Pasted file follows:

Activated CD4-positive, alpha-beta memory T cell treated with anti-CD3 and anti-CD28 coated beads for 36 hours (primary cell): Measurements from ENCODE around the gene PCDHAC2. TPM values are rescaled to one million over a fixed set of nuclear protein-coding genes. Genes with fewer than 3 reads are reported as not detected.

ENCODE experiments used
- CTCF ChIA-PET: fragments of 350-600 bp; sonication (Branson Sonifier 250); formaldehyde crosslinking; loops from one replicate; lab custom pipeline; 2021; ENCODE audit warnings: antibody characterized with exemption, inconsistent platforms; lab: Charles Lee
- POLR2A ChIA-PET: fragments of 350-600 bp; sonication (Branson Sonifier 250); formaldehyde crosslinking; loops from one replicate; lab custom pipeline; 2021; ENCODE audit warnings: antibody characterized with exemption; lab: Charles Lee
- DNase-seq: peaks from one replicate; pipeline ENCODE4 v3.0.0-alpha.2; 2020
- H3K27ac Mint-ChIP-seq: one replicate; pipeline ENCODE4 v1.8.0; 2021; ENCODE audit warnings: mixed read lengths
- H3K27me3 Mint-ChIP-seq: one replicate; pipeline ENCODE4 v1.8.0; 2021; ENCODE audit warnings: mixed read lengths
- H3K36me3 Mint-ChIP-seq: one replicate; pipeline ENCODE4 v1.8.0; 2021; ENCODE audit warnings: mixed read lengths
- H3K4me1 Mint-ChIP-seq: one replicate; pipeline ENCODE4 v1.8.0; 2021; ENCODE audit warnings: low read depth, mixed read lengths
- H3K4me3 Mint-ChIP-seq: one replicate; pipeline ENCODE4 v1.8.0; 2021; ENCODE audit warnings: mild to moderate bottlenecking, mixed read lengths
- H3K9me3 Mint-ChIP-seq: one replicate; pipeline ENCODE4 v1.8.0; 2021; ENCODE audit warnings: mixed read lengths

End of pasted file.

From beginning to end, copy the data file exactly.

Activated CD4-positive, alpha-beta memory T cell treated with anti-CD3 and anti-CD28 coated beads for 36 hours (primary cell): Measurements from ENCODE around the gene PCDHAC2. TPM values are rescaled to one million over a fixed set of nuclear protein-coding genes. Genes with fewer than 3 reads are reported as not detected.

ENCODE experiments used
- CTCF ChIA-PET: fragments of 350-600 bp; sonication (Branson Sonifier 250); formaldehyde crosslinking; loops from one replicate; lab custom pipeline; 2021; ENCODE audit warnings: antibody characterized with exemption, inconsistent platforms; lab: Charles Lee
- POLR2A ChIA-PET: fragments of 350-600 bp; sonication (Branson Sonifier 250); formaldehyde crosslinking; loops from one replicate; lab custom pipeline; 2021; ENCODE audit warnings: antibody characterized with exemption; lab: Charles Lee
- DNase-seq: peaks from one replicate; pipeline ENCODE4 v3.0.0-alpha.2; 2020
- H3K27ac Mint-ChIP-seq: one replicate; pipeline ENCODE4 v1.8.0; 2021; ENCODE audit warnings: mixed read lengths
- H3K27me3 Mint-ChIP-seq: one replicate; pipeline ENCODE4 v1.8.0; 2021; ENCODE audit warnings: mixed read lengths
- H3K36me3 Mint-ChIP-seq: one replicate; pipeline ENCODE4 v1.8.0; 2021; ENCODE audit warnings: mixed read lengths
- H3K4me1 Mint-ChIP-seq: one replicate; pipeline ENCODE4 v1.8.0; 2021; ENCODE audit warnings: low read depth, mixed read lengths
- H3K4me3 Mint-ChIP-seq: one replicate; pipeline ENCODE4 v1.8.0; 2021; ENCODE audit warnings: mild to moderate bottlenecking, mixed read lengths
- H3K9me3 Mint-ChIP-seq: one replicate; pipeline ENCODE4 v1.8.0; 2021; ENCODE audit warnings: mixed read lengths